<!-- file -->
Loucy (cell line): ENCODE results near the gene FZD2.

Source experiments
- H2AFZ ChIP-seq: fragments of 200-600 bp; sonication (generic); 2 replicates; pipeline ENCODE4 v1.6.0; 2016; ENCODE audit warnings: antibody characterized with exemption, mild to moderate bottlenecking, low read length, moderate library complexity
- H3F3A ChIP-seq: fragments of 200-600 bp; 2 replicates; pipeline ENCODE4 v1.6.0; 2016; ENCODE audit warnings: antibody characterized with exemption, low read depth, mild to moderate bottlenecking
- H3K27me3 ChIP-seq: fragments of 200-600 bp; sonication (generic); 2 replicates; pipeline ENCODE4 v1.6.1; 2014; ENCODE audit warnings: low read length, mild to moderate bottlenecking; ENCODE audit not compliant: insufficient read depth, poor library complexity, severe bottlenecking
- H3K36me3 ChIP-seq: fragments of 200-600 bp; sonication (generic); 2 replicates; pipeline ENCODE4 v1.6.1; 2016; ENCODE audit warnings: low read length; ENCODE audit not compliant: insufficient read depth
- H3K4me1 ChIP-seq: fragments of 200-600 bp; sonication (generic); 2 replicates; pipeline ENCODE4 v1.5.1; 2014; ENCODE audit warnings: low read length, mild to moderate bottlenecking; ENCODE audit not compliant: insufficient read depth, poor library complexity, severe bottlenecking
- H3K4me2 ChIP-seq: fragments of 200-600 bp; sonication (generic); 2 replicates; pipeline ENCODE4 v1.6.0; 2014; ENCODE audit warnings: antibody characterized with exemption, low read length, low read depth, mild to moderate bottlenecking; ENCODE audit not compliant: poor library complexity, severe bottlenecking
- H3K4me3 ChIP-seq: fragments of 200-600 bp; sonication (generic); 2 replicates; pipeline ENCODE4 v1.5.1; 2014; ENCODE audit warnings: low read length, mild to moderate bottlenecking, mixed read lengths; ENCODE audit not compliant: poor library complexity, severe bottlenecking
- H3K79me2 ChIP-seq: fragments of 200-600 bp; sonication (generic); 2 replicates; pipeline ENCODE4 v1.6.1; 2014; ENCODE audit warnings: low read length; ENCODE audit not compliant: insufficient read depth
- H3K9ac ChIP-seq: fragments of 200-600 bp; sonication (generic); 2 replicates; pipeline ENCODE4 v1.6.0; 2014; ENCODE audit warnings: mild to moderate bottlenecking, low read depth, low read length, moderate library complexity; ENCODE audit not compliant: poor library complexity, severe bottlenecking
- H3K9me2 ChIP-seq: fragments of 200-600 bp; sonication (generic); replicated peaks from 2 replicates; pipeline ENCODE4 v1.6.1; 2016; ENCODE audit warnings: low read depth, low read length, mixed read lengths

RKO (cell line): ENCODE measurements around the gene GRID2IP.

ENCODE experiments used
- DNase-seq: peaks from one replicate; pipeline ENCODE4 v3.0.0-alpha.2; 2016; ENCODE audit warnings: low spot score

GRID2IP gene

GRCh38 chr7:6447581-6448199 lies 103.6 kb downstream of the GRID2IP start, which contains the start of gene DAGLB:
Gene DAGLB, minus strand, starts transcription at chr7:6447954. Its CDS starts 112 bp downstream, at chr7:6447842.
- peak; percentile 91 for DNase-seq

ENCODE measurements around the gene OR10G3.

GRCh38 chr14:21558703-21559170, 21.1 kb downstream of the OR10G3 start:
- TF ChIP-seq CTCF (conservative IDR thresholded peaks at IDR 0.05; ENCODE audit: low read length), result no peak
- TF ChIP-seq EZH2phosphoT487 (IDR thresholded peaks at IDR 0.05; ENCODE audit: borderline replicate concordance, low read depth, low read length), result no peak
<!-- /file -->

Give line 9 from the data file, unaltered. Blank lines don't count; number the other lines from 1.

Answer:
- H3K4me3 ChIP-seq: fragments of 200-600 bp; sonication (generic); 2 replicates; pipeline ENCODE4 v1.5.1; 2014; ENCODE audit warnings: low read length, mild to moderate bottlenecking, mixed read lengths; ENCODE audit not compliant: poor library complexity, severe bottlenecking